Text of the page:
17 May 2022 / Vera Szűcs-Balás / Photos by Nándor Lang
We started our day in the town of Agárd, on the southern shore of the lake, which starts to come alive in early spring as the first cyclists around the lake appear. Csóbor Winery on Balatoni road is not only a highly recommended stop for cyclists at the end of the day for a spritzer (fröccs in Hungarian), but also for anyone who wants to experience what the grapes growing on the granite rock of the Velencei Hills can transform into. Winemaker Linda Csóbor-Kisari welcomed us and told us about the story of the 34-hectare estate and their wines.
She also told us about their achievements, which confirm their constant striving for quality, such as one of their products being one of the Winelovers top 100 wines and that she still feels good about the fact that they win the Wine of Gárdony award from year to year. As our eyes catch on a stone in the tasting room during the conversation, it is revealed that it is a tartar that was thickly deposited inside a barrel.
From Agárd, we headed for Lics Winery in Pákozd, one of the region's well-known wine-producing families, which also has an estate in Budafok and one in Szekszárd. Their Pákozd estate, surrounded by the vineyards and boasting a panoramic terrace, was a truly unexpected and pleasant discovery. While Balázs Lics, the owner and winemaker told the story of the cellar built by the Jesuit order in the 1750s, the four-legged member of the family, Mumu the dog, kept a watchful eye on the drone about to take off...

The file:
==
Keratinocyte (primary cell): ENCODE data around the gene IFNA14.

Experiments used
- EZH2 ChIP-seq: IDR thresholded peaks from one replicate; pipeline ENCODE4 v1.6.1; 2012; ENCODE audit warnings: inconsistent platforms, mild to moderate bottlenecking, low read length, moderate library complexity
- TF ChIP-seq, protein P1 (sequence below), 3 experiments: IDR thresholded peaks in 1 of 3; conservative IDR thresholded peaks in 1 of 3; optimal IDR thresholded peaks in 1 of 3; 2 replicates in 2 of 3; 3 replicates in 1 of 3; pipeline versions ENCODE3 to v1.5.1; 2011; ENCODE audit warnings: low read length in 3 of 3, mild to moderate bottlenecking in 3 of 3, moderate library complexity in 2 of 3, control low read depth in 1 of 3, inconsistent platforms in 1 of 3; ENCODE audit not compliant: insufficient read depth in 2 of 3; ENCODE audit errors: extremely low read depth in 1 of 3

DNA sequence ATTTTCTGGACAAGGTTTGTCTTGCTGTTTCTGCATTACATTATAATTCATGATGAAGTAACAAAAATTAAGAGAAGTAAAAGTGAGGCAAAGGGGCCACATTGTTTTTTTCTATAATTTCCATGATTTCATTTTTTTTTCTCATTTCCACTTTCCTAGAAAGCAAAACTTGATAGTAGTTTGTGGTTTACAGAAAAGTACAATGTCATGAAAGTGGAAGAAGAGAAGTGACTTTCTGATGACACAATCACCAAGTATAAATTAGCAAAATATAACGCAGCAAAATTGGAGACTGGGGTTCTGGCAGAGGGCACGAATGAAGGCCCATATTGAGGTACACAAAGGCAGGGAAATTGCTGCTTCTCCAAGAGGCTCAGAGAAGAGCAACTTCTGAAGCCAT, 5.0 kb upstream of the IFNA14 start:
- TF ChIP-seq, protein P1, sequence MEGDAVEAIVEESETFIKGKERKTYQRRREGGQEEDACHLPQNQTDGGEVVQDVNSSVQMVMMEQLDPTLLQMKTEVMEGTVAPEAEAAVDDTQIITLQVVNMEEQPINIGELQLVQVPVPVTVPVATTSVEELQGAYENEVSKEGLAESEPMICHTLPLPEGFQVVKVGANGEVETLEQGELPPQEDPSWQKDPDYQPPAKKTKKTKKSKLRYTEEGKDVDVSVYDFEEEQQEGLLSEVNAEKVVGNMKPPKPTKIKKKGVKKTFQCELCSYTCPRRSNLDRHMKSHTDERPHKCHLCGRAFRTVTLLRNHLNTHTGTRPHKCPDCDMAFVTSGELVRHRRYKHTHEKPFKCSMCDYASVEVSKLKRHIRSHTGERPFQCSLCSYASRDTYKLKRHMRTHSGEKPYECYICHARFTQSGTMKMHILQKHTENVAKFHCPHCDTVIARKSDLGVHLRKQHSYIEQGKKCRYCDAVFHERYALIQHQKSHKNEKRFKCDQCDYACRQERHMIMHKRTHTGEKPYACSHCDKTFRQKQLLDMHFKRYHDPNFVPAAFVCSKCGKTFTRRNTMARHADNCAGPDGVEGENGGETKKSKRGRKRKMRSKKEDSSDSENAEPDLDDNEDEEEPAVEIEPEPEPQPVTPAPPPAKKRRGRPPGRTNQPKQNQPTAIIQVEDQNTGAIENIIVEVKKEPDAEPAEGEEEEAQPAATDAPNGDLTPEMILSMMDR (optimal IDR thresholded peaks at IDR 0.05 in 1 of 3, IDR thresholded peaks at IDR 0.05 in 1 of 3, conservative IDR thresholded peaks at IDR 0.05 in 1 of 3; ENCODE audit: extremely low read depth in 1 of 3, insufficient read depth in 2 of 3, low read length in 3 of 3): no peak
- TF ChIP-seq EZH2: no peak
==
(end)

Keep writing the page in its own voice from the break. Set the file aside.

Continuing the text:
It doesn't take much imagination to see this beautiful landscape in July, when the hillside is already lush green, so it's no wonder why the winery is also a popular wedding and event venue. From the 30 hectares, Chardonnay, Irsai Olivér, Juhfark, Szürkebarát (Pinot Gris), Cabernet Sauvignon, Syrah, Merlot, and Pinot Noir are processed.
While in Pákozd, we couldn't miss the Miska-Hussar statue, visible from the highway, with its massive 12.5 metres height. The statue commemorates Hungarian Hussar traditions and holds the title of the world's tallest Hussar statue.
The third winery which we had the opportunity to visit that day was ApróKertek Winery near Pázmánd. It is quite unique because as the Hungarian name suggests (ApróKertek meaning Tiny Gardens) it is very small indeed: they farm just over two hectares, and also because they grow grapes and make wine in a sustainable, environmentally friendly way, as we learn from Zoltan Veliczky.
Soon the other member of the winemaking team, Ádám Schubert joined us in the cellar, where we continued the conversation about this lesser-known wine-growing region, their winemaking philosophy and, last but not least, the Könnyűvér community wine that is slowly taking off as a local initiative.
Velence has many more surprises in store, so it's worth considering visiting a winery when planning your next lakeside hike or beach holiday.